Helms School of Government


Doctor of Philosophy


Greg Mathison, Sr.


homelessness, funding, accessibility, availability, COVID-19 pandemic


Public Affairs, Public Policy and Public Administration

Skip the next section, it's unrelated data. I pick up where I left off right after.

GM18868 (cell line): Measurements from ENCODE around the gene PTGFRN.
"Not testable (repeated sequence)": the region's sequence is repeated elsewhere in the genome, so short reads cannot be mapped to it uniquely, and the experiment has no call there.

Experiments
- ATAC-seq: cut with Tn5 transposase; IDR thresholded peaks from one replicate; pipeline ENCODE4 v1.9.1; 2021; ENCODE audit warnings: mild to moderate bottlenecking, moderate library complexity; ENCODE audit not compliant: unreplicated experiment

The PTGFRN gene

Homelessness has been an ongoing public health crisis in major cities throughout the United States. The COVID-19 pandemic has strained the country’s social service and healthcare system, thus worsening the conditions faced by over half a million homeless Americans. This study aimed to determine whether the COVID-19 pandemic impacted the number of homeless individuals, funding for homeless services and homelessness prevention, and availability of social services. To answer these questions, this study conducted a thorough secondary data analysis of New York City’s publicly available data as well as primary research conducted by the Coalition for the Homeless. Additionally, this study conducted 10 interviews with social service providers from various professional backgrounds who had served the homeless community in varying capacities since the start of the pandemic. The findings revealed the following: (1) Homeless single adults seeking shelter within DHS-funded shelters gradually increased from FY19 to FY21; (2) funding fluctuated from FY19 to FY22 due to the awarding and expiration of several emergency funding streams; and (3) access to services was disrupted, leaving many homeless individuals struggling to meet their needs. These findings indicated that the COVID-19 pandemic negatively impacted the homeless single adult population in New York City overall, and also that city and state responses during times of crisis need to improve. Given the gaps in the literature and the response from government agencies, this study recommended that further research is conducted to examine the relationship between homelessness and public health emergencies. It also recommended active collaborations between researchers and decision-makers for addressing the root causes of homelessness—not just the symptoms.